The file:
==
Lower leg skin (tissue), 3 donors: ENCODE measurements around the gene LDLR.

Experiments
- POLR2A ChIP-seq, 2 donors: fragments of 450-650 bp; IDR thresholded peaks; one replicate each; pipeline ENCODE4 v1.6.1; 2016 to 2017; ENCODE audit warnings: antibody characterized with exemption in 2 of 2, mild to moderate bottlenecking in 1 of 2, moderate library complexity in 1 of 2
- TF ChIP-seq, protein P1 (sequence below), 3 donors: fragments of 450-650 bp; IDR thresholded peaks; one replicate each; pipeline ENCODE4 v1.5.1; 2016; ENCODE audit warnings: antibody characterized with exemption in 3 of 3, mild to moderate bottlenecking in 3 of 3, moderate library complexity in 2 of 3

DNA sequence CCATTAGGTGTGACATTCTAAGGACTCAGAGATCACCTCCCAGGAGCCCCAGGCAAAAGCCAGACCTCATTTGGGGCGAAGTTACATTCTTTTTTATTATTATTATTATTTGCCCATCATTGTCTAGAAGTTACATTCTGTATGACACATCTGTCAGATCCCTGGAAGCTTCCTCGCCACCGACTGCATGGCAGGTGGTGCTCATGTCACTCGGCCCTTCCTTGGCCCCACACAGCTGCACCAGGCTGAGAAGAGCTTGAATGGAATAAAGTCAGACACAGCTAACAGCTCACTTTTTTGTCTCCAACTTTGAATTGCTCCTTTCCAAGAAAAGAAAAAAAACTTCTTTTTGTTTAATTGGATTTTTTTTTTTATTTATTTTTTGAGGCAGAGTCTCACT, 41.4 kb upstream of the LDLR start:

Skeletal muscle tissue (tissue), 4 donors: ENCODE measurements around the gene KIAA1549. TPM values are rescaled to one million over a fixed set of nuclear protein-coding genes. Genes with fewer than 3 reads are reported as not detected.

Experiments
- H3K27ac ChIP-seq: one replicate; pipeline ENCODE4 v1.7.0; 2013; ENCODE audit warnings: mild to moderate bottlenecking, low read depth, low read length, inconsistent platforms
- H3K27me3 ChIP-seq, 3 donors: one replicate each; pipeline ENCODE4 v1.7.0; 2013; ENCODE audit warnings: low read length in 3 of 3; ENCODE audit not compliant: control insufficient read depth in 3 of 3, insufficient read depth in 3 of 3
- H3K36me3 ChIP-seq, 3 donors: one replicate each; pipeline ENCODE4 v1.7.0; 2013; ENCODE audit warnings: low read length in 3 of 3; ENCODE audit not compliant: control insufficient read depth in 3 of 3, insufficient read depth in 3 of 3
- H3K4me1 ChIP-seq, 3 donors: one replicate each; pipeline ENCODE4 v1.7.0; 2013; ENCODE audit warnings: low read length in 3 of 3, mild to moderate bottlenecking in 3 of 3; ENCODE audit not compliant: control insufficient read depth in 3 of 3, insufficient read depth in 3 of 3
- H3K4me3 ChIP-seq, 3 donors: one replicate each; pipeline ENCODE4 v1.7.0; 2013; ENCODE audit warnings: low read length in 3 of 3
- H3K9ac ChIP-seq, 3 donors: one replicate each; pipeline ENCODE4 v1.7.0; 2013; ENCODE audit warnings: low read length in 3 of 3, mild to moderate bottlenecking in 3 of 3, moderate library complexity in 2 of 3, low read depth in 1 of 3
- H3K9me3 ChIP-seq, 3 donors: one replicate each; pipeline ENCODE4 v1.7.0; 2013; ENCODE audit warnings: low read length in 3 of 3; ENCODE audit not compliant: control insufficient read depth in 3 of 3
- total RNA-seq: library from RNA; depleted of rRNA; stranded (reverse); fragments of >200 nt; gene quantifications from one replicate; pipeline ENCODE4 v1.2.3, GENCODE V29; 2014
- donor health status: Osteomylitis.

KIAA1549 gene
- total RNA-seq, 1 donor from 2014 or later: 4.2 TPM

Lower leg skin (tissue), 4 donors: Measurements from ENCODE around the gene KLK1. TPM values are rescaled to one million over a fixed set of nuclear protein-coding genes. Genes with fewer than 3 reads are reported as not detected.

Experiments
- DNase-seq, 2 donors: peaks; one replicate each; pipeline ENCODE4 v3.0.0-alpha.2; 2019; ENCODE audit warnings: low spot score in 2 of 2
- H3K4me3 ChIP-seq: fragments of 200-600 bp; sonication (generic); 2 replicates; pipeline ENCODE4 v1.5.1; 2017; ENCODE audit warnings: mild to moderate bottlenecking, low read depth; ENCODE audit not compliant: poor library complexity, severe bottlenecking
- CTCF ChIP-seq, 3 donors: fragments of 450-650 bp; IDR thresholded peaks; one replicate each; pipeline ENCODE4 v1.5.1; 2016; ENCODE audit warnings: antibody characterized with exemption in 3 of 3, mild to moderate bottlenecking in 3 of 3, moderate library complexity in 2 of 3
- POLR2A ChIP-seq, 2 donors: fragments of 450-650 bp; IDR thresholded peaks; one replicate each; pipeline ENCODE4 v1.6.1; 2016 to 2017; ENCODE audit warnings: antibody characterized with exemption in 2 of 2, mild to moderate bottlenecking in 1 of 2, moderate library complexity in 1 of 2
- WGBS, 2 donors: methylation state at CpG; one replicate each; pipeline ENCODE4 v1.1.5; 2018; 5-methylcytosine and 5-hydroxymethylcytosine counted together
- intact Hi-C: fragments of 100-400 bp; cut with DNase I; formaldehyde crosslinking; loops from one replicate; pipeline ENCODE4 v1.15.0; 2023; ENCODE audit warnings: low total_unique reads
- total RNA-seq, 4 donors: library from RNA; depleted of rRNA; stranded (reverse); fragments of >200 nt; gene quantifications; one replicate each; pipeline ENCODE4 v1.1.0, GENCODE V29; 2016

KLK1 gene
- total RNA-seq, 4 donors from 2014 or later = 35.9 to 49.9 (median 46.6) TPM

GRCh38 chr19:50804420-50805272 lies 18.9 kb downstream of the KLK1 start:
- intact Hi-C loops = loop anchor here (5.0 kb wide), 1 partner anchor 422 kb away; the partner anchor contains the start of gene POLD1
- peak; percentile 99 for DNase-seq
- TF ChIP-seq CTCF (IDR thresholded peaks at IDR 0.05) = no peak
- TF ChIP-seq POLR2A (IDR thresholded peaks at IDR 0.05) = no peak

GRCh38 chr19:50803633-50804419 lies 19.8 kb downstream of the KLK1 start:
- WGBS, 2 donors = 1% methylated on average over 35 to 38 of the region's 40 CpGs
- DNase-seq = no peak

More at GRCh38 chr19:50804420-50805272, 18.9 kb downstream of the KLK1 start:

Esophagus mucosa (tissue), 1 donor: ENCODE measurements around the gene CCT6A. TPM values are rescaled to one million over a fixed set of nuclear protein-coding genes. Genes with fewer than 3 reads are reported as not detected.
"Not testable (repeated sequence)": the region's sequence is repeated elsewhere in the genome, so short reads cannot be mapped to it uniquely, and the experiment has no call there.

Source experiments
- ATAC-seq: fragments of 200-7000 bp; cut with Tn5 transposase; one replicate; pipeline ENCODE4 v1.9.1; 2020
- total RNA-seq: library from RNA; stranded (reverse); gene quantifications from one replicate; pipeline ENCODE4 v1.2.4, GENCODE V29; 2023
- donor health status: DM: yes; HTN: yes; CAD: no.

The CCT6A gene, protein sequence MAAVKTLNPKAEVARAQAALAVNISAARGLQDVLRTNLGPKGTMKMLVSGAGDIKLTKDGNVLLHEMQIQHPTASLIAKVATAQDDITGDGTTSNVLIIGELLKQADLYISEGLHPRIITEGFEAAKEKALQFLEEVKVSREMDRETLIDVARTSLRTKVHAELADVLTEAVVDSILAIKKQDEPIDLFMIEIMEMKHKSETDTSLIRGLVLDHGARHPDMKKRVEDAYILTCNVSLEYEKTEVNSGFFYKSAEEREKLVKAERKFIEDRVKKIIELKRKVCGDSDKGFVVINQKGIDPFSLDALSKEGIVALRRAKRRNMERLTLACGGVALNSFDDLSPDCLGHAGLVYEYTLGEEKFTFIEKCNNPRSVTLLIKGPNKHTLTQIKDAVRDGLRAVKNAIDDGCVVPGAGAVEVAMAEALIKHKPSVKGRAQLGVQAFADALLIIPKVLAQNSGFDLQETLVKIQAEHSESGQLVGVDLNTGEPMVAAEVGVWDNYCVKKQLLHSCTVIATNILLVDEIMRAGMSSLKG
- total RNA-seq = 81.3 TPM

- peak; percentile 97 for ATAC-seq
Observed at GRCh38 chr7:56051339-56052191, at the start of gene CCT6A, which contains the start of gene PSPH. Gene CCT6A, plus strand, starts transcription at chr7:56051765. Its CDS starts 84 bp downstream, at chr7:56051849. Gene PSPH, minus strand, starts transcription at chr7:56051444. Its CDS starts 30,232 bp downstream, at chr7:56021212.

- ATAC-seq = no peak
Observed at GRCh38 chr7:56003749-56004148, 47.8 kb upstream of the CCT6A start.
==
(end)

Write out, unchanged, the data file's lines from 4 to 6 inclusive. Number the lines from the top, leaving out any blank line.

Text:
- TF ChIP-seq, protein P1 (sequence below), 3 donors: fragments of 450-650 bp; IDR thresholded peaks; one replicate each; pipeline ENCODE4 v1.5.1; 2016; ENCODE audit warnings: antibody characterized with exemption in 3 of 3, mild to moderate bottlenecking in 3 of 3, moderate library complexity in 2 of 3

DNA sequence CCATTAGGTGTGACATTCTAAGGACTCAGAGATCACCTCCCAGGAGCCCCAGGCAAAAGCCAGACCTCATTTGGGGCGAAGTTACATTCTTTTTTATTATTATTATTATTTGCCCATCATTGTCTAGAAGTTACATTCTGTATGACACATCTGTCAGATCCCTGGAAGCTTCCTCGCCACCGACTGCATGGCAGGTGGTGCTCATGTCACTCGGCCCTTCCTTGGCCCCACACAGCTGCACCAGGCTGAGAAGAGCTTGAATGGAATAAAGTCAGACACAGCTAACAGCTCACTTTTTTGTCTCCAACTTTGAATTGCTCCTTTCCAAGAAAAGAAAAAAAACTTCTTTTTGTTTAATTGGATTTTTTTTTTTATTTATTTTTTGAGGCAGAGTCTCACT, 41.4 kb upstream of the LDLR start:

Skeletal muscle tissue (tissue), 4 donors: ENCODE measurements around the gene KIAA1549. TPM values are rescaled to one million over a fixed set of nuclear protein-coding genes. Genes with fewer than 3 reads are reported as not detected.